Burnham, Oliver W J (2010) Facilitating Non-Covalent Interactions: 'Nanoglue' for DNA-CNT Nanohybrid Complexes. MSc by research thesis, University of York.
Available under License Creative Commons Attribution-Noncommercial-No Derivative Works 2.0 UK: England & Wales.
Polyamine-terminated first and second generation Newkome dendrimers possessing a perylene core were synthesised. Interactions were probed between carbon nanotubes and the perylene core. The DNA binding ability of the dendrimers was tested.
As with similar, non polyamine terminated perylene containing dendrimers reported in the literature, the first generation dendrimer was shown to solubilise carbon nanotubes.
The first generation dendrimer demonstrated a particularly high DNA binding ability, presumably in part due to covalent and self-assembled multivalency. Theory and observations gave cause for concern regarding the applicability of the ethidium bromide displacement DNA binding assay to systems containing polycyclic aromatic hydrocarbons, due to the possibility of intercalation into the DNA double-helix. This alternate binding mode was investigated. The second generation dendrimer exhibited slightly reduced binding ability relative to its cationic charge, in opposition to the increase in binding strength that would be expected due to increased covalent multivalency, but in accordance with a reduction in intercalation and self-assembled multivalency.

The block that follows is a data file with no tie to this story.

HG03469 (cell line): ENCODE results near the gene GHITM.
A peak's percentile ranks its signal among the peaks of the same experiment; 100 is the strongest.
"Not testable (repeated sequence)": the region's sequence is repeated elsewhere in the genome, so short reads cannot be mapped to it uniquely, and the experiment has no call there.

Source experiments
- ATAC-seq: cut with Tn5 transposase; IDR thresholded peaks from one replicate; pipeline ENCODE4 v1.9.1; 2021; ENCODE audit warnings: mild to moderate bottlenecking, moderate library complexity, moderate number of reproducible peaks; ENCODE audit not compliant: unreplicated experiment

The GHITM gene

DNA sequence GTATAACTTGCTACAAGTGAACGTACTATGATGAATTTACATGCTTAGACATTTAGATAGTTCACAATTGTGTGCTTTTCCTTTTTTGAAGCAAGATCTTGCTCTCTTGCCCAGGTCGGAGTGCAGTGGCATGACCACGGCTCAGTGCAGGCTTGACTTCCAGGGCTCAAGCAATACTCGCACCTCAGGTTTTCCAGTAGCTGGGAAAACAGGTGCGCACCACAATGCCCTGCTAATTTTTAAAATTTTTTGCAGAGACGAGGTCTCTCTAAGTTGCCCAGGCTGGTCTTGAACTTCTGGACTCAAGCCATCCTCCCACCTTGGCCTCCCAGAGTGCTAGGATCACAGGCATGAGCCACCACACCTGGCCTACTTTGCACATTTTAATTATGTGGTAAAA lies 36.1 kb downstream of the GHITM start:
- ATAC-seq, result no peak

Difficulty was experienced imaging DNA by transmission electron microscopy; accordingly no direct evidence could be produced to demonstrate the existence of DNA dendrimer CNT nano-hybrids. However, the data indicating the formation of CNT-dendrimer complexes and dendrimer-DNA complexes suggest that, in solution, DNA dendrimer CNT nano-hybrids should be present. No evidence could be found to suggest that binding of the dendrimer molecules to carbon nanotubes significantly reduced their affinity for DNA, nor to suggest that binding of the dendrimers to DNA significantly inhibited their CNT binding ability.
|Item Type:||Thesis (MSc by research)|
|Department:||The University of York > Chemistry (York)|
|Deposited By:||Mr Oliver W J Burnham|
|Deposited On:||14 Jun 2011 16:42|
|Last Modified:||14 Jun 2011 16:42|
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